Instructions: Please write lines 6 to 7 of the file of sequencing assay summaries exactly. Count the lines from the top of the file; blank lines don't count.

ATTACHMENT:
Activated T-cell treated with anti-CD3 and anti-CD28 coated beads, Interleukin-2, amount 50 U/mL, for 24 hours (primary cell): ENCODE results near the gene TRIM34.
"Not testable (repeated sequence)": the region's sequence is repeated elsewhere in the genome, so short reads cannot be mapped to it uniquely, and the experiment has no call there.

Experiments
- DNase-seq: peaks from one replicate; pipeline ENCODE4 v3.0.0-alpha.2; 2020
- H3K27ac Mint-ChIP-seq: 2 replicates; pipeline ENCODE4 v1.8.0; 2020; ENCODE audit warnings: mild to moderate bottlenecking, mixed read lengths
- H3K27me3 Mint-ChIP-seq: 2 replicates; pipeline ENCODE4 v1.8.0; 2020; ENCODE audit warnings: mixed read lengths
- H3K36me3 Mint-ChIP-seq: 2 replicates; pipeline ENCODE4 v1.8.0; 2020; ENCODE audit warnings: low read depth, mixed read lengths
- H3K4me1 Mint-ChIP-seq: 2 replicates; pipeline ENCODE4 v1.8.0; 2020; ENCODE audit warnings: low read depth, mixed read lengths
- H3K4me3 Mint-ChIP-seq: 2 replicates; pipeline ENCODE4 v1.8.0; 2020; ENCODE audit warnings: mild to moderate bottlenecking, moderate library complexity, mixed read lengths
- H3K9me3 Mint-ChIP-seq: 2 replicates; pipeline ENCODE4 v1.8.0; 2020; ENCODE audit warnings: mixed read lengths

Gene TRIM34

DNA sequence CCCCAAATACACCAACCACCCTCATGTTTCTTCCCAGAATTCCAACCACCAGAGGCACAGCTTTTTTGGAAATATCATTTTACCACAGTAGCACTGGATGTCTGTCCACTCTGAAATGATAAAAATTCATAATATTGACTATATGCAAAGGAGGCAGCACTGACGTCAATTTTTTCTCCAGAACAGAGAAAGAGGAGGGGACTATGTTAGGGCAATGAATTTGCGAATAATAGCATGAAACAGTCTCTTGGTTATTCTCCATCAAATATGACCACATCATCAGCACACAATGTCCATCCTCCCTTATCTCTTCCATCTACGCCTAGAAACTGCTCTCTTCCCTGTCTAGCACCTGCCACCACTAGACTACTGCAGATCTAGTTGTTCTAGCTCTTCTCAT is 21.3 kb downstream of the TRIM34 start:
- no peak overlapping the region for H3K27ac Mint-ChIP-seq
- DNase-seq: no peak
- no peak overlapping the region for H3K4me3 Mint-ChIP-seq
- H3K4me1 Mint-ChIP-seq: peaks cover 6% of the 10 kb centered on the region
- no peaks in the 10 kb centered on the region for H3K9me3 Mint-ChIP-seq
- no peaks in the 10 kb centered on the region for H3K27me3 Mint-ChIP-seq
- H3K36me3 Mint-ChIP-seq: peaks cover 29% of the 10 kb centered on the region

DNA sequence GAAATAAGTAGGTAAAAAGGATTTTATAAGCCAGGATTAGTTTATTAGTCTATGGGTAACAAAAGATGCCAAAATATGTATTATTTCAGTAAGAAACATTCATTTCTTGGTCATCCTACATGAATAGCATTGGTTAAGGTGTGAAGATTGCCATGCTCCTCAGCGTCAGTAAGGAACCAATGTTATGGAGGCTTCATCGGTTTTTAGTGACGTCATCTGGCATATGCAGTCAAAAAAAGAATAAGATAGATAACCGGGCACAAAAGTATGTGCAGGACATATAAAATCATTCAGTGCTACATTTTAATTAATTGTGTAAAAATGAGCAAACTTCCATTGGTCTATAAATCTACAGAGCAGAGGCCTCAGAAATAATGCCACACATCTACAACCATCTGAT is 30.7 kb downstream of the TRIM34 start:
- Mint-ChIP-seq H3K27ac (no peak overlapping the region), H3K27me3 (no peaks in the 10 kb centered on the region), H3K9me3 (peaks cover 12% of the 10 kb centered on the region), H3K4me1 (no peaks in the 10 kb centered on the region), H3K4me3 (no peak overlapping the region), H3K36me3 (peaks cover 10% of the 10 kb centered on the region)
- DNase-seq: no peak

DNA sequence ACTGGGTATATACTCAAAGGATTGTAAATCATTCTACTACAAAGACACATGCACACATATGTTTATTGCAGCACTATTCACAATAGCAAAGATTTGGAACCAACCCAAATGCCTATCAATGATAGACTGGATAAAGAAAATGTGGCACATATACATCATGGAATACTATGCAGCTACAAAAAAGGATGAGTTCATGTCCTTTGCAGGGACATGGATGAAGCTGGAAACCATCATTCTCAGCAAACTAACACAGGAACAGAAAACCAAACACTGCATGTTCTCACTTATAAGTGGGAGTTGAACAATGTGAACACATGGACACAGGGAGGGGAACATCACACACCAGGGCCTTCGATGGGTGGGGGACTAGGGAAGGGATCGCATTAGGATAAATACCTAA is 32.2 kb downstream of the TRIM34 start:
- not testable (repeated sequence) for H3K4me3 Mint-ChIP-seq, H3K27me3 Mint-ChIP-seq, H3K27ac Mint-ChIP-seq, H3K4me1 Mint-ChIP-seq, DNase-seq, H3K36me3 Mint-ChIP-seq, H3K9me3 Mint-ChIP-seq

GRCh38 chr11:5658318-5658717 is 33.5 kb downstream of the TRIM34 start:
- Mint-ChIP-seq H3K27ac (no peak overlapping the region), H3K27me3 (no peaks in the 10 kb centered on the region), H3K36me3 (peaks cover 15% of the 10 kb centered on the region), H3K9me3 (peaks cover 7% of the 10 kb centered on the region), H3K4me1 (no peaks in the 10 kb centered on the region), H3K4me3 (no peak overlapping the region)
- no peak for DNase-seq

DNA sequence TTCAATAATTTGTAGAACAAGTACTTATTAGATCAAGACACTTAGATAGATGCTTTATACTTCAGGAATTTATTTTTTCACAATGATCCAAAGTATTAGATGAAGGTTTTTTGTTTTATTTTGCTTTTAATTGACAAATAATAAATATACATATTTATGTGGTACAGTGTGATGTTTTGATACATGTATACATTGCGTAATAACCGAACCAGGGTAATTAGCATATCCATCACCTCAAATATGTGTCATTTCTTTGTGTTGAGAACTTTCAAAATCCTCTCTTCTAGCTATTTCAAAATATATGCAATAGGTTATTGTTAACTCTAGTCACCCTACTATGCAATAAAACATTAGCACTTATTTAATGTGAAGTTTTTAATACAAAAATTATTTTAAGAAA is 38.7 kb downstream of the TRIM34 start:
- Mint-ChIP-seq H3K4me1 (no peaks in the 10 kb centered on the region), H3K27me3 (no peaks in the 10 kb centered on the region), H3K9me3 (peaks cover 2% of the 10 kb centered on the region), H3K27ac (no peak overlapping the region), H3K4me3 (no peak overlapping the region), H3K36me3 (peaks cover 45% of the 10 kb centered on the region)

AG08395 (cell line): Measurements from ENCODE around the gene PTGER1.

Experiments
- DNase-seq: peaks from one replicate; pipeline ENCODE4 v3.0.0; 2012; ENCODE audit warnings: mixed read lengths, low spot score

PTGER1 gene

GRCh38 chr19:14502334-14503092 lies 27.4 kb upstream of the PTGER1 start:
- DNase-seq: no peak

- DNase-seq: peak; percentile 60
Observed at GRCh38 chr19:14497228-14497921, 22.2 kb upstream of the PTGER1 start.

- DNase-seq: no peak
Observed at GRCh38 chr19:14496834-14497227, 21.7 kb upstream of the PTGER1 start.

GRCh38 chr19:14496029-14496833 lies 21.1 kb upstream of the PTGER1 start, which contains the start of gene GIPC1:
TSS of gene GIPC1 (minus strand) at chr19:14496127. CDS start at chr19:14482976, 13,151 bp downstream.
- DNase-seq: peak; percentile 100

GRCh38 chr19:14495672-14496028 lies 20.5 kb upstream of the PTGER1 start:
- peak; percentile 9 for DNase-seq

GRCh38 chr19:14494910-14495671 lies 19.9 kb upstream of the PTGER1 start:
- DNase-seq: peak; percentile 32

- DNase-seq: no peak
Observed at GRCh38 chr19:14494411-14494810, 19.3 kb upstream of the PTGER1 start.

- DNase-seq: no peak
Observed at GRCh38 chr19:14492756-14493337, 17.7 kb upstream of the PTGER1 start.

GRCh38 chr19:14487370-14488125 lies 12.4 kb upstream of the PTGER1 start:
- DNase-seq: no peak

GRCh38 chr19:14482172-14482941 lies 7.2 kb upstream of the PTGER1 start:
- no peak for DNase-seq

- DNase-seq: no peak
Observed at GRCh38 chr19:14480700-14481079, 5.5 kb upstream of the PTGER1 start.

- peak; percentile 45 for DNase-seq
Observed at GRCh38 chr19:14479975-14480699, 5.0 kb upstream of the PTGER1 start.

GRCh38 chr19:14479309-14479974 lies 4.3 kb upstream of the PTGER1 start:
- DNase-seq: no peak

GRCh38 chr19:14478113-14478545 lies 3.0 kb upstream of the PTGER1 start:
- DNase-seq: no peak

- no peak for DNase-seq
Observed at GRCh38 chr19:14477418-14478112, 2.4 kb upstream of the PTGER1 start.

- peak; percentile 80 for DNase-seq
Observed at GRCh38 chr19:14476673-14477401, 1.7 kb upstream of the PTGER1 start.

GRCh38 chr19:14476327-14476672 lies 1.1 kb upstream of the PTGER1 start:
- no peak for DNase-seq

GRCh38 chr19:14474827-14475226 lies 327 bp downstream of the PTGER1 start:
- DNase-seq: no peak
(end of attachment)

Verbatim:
- H3K27me3 Mint-ChIP-seq: 2 replicates; pipeline ENCODE4 v1.8.0; 2020; ENCODE audit warnings: mixed read lengths
- H3K36me3 Mint-ChIP-seq: 2 replicates; pipeline ENCODE4 v1.8.0; 2020; ENCODE audit warnings: low read depth, mixed read lengths